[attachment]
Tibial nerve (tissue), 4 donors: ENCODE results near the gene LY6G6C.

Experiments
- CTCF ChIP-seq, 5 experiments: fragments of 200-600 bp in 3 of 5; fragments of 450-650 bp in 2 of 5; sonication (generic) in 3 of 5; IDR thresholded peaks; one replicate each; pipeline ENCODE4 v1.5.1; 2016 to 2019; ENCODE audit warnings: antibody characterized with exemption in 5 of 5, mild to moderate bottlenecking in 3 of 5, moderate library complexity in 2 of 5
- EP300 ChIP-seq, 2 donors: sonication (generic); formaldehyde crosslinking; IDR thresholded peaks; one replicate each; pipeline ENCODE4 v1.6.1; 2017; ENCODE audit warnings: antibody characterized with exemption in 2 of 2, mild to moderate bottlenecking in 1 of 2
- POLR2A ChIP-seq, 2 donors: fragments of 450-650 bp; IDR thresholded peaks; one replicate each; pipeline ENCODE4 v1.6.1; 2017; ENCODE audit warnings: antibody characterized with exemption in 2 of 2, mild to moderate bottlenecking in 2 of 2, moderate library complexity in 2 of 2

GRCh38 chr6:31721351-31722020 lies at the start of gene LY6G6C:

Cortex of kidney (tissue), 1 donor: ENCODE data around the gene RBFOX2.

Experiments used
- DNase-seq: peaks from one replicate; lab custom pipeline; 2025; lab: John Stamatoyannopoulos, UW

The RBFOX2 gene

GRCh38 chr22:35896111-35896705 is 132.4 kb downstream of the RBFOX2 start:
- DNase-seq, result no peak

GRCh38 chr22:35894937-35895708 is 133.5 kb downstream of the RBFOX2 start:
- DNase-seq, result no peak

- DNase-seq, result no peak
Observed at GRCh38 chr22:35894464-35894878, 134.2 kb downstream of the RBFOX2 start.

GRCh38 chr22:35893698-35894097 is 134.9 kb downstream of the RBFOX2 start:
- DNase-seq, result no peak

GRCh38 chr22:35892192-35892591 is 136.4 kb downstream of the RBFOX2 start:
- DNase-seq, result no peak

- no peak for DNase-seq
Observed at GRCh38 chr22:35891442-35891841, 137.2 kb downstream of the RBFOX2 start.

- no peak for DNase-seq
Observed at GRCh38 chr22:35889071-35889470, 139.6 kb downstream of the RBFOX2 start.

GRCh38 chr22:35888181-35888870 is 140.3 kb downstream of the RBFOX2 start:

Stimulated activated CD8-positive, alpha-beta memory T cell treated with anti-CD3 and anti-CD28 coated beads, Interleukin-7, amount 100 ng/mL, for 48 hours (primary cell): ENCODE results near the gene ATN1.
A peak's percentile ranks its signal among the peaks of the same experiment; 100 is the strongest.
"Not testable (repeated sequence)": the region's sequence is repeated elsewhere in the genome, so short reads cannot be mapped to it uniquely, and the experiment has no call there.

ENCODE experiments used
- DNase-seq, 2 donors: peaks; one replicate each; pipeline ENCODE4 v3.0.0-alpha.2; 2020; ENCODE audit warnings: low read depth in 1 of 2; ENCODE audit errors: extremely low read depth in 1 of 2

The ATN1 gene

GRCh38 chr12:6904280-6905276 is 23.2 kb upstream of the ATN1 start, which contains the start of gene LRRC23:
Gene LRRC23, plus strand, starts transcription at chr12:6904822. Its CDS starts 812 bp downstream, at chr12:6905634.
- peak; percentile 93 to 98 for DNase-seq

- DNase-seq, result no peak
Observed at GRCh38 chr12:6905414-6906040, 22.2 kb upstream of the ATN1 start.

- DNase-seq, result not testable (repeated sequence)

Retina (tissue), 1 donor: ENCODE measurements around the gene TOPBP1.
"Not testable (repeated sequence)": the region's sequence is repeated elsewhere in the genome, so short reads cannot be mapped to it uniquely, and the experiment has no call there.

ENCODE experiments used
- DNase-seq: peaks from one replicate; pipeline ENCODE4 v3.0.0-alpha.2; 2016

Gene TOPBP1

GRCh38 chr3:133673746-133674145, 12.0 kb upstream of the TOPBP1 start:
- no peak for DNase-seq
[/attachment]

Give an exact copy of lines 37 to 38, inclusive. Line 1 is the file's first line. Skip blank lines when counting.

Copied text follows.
- DNase-seq, result not testable (repeated sequence)

Retina (tissue), 1 donor: ENCODE measurements around the gene TOPBP1.